NOTE: We have separated the three Tuesday’s World News articles into separate posts, with one in place of today’s Daily News Article.
NOTE: Lebanon’s government by custom allocates public offices along religious lines, with the top three positions distributed as follows:
(Compiled from reports from BBC News and by Angus McDowall ay Reuters, Nov. 4) – Lebanese Prime Minister Saad al-Hariri (a Sunni Muslim) resigned on Saturday, saying in a televised broadcast from Saudi Arabia that he feared for his life, while also fiercely criticizing Iran.
He accused Iran of sowing “fear and destruction” in several countries, including Lebanon.
Mr. Hariri’s father, former Prime Minister Rafik al-Hariri, was assassinated in a 2005 Beirut bomb attack that pushed his son into politics and set off years of turmoil. A U.N.-backed tribunal has charged five Hezbollah members over the killing. (The Iranian and Syrian governments are also believed to be involved in Hariri’s assassination.)
Mr. Hariri has been prime minister since December 2016, after previously holding the position between 2009 and 2011.
“We are living in a climate similar to the atmosphere that prevailed before the assassination of [my father] martyr Rafik al-Hariri,” he said in the broadcast from the Saudi capital Riyadh.
“I have sensed what is being plotted covertly to target my life.”
The Saudi-owned pan-Arab television channel al-Arabiya al-Hadath reported that an assassination plot against Hariri was foiled in Beirut days ago, citing an unnamed source.
Saudi Arabia’s Gulf Affairs Minister Thamer al-Sabhan said in a television interview that Hariri’s personal security detail had “confirmed information” of a plot to kill him.
Mr. Hariri also attacked the Iran-backed Shia movement Hezbollah, which wields considerable power in Lebanon.
Addressing “Iran and its followers” he said Lebanon would “cut off the hands that wickedly extend into it.”
Iran said the resignation would create regional tensions and rejected Mr Hariri’s accusations as “unfounded.”
It was not immediately clear who might succeed Hariri, Lebanon’s most influential Sunni politician. The prime minister must be a Sunni in Lebanon’s sectarian system. President Aoun must appoint the candidate with most support among MPs, who he is expected to consult in the coming days.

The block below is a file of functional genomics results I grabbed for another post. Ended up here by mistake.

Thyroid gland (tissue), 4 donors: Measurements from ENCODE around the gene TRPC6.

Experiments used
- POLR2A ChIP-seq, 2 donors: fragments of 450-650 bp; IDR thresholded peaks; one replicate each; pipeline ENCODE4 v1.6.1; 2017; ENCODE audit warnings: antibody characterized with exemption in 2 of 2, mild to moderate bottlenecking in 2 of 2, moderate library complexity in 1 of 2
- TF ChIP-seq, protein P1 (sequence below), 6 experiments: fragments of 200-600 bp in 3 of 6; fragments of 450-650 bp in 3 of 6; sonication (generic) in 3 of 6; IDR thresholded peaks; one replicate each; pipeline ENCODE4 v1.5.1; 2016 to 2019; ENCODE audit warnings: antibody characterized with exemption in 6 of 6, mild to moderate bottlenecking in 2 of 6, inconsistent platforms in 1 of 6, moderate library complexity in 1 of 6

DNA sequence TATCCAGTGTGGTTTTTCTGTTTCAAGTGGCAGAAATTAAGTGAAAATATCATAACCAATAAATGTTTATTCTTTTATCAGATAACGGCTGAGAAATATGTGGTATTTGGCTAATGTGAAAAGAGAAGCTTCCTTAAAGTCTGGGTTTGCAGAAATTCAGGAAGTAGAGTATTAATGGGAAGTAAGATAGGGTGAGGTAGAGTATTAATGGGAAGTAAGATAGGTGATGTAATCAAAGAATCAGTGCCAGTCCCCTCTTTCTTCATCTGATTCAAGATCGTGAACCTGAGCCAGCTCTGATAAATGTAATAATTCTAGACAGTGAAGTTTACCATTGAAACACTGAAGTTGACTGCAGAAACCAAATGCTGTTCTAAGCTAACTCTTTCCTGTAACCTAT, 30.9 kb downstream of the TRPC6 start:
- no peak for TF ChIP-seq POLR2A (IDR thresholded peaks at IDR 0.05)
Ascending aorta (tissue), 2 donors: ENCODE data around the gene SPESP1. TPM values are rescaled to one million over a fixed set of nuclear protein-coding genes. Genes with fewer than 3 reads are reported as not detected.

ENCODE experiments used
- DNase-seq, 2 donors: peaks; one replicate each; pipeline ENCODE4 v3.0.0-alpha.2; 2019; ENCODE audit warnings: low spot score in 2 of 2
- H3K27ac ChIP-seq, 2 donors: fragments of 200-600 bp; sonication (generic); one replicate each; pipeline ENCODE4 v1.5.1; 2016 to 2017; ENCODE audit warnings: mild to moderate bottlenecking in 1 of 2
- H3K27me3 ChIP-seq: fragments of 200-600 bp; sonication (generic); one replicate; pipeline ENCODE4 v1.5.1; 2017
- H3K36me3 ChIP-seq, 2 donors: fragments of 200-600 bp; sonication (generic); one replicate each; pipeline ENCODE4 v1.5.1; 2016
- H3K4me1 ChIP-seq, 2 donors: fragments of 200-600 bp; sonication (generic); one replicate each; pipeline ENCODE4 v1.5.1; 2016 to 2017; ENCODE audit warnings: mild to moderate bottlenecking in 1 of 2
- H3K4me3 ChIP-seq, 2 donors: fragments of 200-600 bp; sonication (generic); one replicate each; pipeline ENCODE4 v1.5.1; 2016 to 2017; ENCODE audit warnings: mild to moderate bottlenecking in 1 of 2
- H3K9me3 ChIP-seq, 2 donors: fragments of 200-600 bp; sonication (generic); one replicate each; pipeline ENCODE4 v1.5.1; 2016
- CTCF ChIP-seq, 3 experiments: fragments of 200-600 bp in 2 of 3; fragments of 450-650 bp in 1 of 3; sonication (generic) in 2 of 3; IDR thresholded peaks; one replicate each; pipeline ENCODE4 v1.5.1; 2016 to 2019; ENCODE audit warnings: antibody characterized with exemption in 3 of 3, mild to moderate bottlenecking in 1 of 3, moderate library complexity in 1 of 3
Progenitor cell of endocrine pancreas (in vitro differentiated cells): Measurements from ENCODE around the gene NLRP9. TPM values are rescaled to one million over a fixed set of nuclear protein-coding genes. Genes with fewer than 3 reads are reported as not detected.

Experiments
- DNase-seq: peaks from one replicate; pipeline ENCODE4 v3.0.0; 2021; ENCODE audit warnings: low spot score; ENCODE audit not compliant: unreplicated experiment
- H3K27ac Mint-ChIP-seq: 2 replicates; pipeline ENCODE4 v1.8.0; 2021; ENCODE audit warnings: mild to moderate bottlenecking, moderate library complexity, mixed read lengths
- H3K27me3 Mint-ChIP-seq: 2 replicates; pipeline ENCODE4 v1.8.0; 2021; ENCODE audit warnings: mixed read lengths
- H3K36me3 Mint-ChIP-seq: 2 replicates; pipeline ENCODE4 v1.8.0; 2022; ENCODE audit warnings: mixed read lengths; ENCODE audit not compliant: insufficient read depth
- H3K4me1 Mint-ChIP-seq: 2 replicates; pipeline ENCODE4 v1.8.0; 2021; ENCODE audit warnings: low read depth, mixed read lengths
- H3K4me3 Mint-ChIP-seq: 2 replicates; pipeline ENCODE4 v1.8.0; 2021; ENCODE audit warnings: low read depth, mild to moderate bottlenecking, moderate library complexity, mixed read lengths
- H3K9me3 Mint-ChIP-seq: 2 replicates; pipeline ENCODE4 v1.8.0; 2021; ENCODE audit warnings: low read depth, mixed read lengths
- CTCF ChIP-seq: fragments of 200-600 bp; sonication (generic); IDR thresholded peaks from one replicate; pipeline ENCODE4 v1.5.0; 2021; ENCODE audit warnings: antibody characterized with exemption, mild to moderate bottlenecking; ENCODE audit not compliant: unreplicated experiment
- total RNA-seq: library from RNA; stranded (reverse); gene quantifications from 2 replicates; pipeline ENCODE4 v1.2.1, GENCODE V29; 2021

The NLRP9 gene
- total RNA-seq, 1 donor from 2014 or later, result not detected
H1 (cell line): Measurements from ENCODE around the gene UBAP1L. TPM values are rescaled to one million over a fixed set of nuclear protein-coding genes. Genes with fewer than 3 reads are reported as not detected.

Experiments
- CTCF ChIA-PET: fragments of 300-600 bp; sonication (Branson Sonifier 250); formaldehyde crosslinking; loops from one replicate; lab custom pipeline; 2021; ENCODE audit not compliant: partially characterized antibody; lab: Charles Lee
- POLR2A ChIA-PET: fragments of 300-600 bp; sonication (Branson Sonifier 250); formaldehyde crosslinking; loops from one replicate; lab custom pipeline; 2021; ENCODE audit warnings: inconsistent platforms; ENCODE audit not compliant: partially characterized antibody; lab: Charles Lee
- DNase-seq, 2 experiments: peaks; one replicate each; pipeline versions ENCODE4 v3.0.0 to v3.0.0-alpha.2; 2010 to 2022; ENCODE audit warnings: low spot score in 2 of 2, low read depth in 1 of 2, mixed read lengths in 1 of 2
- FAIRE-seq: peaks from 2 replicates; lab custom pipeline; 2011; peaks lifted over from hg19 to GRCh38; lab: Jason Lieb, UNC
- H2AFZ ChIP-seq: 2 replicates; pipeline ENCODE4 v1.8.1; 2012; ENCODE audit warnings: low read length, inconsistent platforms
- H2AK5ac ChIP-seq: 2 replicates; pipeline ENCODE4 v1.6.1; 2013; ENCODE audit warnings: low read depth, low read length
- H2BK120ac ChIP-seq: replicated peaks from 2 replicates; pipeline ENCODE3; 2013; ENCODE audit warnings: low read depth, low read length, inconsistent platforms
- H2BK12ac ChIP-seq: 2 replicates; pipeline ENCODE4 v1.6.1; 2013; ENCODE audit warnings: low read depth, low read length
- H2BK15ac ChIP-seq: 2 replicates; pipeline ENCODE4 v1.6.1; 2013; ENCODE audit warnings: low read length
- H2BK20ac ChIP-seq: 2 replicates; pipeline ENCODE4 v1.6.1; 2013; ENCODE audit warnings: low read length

Hariri’s coalition, which took office last year, grouped nearly all of Lebanon’s main parties, including Hezbollah. It took office in a political deal that made Michel Aoun, a Maronite Christian and Hezbollah ally, president, and was seen as a victory for Iran.
The resignation risks exacerbating sectarian tensions between Sunni and Shi‘ite Muslims and returning Lebanon to paralysis in government.
Sunni Muslim Saudi Arabia, a political ally of Hariri, is locked in a bitter tussle for power across the Middle East with Shi‘ite Iran and its allies, including Hezbollah.
Hariri said Hezbollah and Iran had brought Lebanon into the “eye of a storm” of international sanctions. Iran was sowing strife, destruction and ruin wherever it went and he accused it of a “deep hatred for the Arab nation.”
1. For LEBANON, give the following information:
Find the answers at the CIA World FactBook website. For each country, answers can be found under the “Geography” “People” and “Government” headings.
2. a) list the who, what, where and when of the news item
b) For what reason are Iran and Hezbollah opposed to Prime Minister Hariri?
c) With what country is Mr. Hariri allied?
d) Why is Prime Minister Hariri’s resignation so concerning?
e) Read the “Background” below and watch the videos under “Resources.” List 3 facts you learned that you think are most important for people to know about this news story.
EXPLANATION OF SUNNI AND SHI’A (Shi’ite) MUSLIMS
Hezbollah, whose name means “party of God,” is a terrorist group believed responsible for nearly 200 attacks since 1982 that have killed more than 800 people. It was founded in 1982 in Lebanon’s Bekaa Valley by a Shia clergyman educated in Iran. Hezbollah’s stated objectives include:
Hezbollah is an umbrella organization of various radical Islamic Shi’ite groups and organizations which receives substantial financial and philosophical support from Iran. Hezballah is supported by Syria and is financed by Iran. On the U.S. State Department’s list of terrorist organizations, Hezballah reportedly possesses an estimated 10,000 rockets capable of reaching major Israeli population centers.
In 2006, Hezbollah fighters raided an Israeli border post and kidnapped two soldiers. This touched off a war between Israel and Hezbollah that lasted a month until the Israeli and Lebanese governments agreed to a cease-fire under a United Nations Security Council deal, resolution 1701.
A stunning resignation (by Martin Patience, BBC News, Beirut, Nov. 4, 2017)
Watch a November 4 EuroNews report:
November 4 – Israeli Prime Minister Benjamin Netanyahu, on the resignation of Said Hariri: